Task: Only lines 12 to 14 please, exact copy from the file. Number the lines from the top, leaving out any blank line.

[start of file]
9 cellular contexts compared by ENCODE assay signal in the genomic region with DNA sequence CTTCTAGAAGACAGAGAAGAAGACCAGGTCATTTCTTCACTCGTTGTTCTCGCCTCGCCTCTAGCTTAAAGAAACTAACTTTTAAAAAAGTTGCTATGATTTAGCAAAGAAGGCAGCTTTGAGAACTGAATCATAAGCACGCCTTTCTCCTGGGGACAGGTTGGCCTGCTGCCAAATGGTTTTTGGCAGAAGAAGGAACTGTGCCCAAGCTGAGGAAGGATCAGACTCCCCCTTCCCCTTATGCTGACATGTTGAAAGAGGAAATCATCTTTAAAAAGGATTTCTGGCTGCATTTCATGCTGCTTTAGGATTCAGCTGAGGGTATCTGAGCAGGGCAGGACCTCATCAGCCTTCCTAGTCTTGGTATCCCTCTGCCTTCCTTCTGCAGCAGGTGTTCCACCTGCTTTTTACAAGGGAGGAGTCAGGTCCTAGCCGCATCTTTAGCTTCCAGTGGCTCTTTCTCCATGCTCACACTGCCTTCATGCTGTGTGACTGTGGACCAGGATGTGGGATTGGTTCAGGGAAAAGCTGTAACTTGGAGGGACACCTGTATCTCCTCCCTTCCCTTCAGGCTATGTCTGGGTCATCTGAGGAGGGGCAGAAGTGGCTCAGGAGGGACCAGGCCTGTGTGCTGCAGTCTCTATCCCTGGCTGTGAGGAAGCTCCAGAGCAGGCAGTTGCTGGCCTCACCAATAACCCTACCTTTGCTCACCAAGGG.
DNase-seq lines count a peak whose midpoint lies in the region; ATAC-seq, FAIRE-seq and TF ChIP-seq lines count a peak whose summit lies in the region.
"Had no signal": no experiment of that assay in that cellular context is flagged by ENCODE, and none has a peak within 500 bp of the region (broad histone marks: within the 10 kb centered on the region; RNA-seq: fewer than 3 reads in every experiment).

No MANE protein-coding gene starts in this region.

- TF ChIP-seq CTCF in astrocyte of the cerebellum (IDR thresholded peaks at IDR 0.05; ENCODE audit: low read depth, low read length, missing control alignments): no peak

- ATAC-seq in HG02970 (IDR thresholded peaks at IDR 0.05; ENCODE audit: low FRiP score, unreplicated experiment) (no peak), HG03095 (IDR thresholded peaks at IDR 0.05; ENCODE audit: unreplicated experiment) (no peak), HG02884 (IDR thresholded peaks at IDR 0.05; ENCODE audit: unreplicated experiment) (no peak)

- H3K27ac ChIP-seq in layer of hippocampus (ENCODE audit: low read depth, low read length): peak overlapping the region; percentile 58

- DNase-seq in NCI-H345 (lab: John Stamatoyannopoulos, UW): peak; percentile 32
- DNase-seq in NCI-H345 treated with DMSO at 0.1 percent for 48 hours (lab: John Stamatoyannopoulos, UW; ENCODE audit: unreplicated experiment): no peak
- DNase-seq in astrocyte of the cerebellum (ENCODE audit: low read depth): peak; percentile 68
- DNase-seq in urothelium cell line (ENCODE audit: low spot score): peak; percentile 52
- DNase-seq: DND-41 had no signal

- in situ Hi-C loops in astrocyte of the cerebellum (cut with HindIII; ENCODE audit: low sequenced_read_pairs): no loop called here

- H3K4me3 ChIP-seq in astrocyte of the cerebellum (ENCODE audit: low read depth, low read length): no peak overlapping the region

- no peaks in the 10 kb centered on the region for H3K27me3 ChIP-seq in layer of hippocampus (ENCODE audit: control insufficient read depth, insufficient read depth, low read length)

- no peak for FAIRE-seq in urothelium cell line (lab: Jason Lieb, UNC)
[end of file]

- DNase-seq: DND-41 had no signal

- in situ Hi-C loops in astrocyte of the cerebellum (cut with HindIII; ENCODE audit: low sequenced_read_pairs): no loop called here

- H3K4me3 ChIP-seq in astrocyte of the cerebellum (ENCODE audit: low read depth, low read length): no peak overlapping the region